Neonatal and pediatric regionalized systems in pediatric emergency mass critical care

Wanda D. Barfield*, Steven E. Krug, Robert K. Kanter, Marianne Gausche-Hill, Mary D. Brantley, Sarita Chung, Niranjan Kissoon

*Corresponding author for this work

Research output: Contribution to journalArticlepeer-review

26 Scopus citations

Abstract

Introduction: Improved health outcomes are associated with neonatal and pediatric critical care in well-organized, cohesive, regionalized systems that are prepared to support and rehabilitate critically ill victims of a mass casualty event. However, present systems lack adequate surge capacity for neonatal and pediatric mass critical care. In this document, we outline the present reality and suggest alternative approaches. Methods: In May 2008, the Task Force for Mass Critical Care published guidance on provision of mass critical care to adults. Acknowledging that the critical care needs of children during disasters were unaddressed by this effort, a 17-member Steering Committee, assembled by the Oak Ridge Institute for Science and Education with guidance from members of the American Academy of Pediatrics, convened in April 2009 to determine priority topic areas for pediatric emergency mass critical care recommendations.Steering Committee members established subcommittees by topic area and performed literature reviews of MEDLINE and Ovid databases. The Steering Committee produced draft outlines through consensus-based study of the literature and convened October 6-7, 2009, in New York, NY, to review and revise each outline. Eight draft documents were subsequently developed from the revised outlines as well as through searches of MEDLINE updated through March 2010.The Pediatric Emergency Mass Critical Care Task Force, composed of 36 experts from diverse public health, medical, and disaster response fields, convened in Atlanta, GA, on March 29-30, 2010. Feedback on each manuscript was compiled and the Steering Committee revised each document to reflect expert input in addition to the most current medical literature. Task Force Recommendations: States and regions (facilitated by federal partners) should review current emergency operations and devise appropriate plans to address the population-based needs of infants and children in large-scale disasters. Action at the state, regional, and federal levels should address legal, operational, and information systems to provide effective pediatric mass critical care through: 1) predisaster/mass casualty planning, management, and assessment with input from child health professionals; 2) close cooperation, agreements, public-private partnerships, and unique delivery systems; and 3) use of existing public health data to assess pediatric populations at risk and to model graded response plans based on increasing patient volume and acuity.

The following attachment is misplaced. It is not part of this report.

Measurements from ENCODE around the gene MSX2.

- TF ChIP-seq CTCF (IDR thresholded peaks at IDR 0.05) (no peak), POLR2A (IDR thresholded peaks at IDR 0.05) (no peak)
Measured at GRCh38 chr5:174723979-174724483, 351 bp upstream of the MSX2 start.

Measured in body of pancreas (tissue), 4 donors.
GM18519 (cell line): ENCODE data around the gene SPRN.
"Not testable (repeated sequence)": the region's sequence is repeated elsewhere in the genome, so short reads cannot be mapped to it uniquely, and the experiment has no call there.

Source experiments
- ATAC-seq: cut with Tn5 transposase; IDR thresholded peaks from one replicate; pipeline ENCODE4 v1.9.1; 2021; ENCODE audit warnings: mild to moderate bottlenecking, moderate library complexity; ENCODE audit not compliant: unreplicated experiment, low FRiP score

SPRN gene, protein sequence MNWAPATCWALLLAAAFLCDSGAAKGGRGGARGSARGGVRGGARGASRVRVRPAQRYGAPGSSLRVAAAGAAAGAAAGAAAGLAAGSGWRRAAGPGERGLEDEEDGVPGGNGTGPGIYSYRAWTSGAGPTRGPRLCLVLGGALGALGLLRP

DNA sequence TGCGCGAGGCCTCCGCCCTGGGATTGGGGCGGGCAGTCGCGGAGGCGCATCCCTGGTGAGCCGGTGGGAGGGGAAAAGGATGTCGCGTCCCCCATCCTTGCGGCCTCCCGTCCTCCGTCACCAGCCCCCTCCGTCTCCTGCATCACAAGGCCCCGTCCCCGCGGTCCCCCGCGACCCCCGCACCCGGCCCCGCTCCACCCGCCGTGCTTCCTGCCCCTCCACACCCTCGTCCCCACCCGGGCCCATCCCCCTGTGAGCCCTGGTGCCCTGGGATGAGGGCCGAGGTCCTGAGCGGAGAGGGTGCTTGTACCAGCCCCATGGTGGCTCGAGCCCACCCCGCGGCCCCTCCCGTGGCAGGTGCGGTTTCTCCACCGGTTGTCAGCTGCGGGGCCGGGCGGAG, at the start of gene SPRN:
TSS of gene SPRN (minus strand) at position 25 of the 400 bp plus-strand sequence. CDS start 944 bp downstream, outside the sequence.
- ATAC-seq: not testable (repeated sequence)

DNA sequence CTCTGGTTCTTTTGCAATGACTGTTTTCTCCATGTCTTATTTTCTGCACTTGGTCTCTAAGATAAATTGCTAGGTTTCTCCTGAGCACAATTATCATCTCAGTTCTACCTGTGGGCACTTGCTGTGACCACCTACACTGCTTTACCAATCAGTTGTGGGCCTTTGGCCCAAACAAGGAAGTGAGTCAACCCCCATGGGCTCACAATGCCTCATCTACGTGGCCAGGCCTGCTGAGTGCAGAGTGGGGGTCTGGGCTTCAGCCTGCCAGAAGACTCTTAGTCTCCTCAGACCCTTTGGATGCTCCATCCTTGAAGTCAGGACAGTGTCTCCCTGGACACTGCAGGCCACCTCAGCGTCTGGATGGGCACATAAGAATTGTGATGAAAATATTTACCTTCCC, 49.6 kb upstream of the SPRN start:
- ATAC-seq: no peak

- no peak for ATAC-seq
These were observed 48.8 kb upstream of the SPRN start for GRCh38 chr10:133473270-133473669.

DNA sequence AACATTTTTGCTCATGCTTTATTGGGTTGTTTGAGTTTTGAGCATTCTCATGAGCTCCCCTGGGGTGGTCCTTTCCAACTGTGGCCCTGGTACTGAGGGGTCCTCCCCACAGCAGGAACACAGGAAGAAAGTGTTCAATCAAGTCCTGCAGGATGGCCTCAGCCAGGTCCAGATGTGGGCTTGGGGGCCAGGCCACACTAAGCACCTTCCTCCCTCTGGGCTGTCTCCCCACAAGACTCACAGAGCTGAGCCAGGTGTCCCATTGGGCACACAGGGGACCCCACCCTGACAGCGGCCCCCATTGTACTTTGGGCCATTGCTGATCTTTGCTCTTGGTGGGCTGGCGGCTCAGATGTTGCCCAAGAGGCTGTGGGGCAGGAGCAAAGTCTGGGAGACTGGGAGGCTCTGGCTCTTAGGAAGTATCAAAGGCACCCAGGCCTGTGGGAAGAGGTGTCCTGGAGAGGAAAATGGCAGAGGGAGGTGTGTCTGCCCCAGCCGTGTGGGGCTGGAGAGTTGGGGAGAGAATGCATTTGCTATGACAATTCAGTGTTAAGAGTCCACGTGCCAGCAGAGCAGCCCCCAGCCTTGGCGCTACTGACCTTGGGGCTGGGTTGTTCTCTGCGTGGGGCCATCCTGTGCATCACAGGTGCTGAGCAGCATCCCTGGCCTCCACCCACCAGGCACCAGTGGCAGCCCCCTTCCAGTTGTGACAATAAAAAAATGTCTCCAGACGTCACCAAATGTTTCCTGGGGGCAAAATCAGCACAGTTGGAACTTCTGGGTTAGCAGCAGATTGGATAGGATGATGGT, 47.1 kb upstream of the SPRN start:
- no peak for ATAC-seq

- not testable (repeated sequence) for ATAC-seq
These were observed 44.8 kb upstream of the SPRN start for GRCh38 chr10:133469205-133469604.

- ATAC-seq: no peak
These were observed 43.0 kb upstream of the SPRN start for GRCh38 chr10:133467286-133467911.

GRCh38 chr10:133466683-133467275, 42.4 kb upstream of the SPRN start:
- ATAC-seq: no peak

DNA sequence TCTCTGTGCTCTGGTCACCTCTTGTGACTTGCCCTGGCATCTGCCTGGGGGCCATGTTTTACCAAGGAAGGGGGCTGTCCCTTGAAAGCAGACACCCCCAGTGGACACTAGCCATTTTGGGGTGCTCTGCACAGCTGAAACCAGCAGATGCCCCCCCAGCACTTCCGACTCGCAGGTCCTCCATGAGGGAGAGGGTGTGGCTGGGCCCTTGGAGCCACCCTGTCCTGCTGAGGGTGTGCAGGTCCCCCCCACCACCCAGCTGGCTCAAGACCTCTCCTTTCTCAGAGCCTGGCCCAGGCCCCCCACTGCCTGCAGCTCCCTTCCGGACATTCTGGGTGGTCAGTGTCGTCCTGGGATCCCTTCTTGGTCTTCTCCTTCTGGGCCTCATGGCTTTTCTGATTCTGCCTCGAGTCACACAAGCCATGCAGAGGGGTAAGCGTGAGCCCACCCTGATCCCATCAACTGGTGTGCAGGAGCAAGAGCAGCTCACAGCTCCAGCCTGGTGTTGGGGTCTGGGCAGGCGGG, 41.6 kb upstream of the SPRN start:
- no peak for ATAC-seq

Original languageEnglish (US)
Pages (from-to)S128-S134
JournalPediatric Critical Care Medicine
Volume12
Issue number6 SUPPL.
DOIs
StatePublished - Nov 1 2011

Keywords

  • emergency mass critical care
  • influenza pandemic
  • mass casualty care
  • pediatric critical care
  • regional systems of care
  • surge capacity

ASJC Scopus subject areas

  • Pediatrics, Perinatology, and Child Health
  • Critical Care and Intensive Care Medicine

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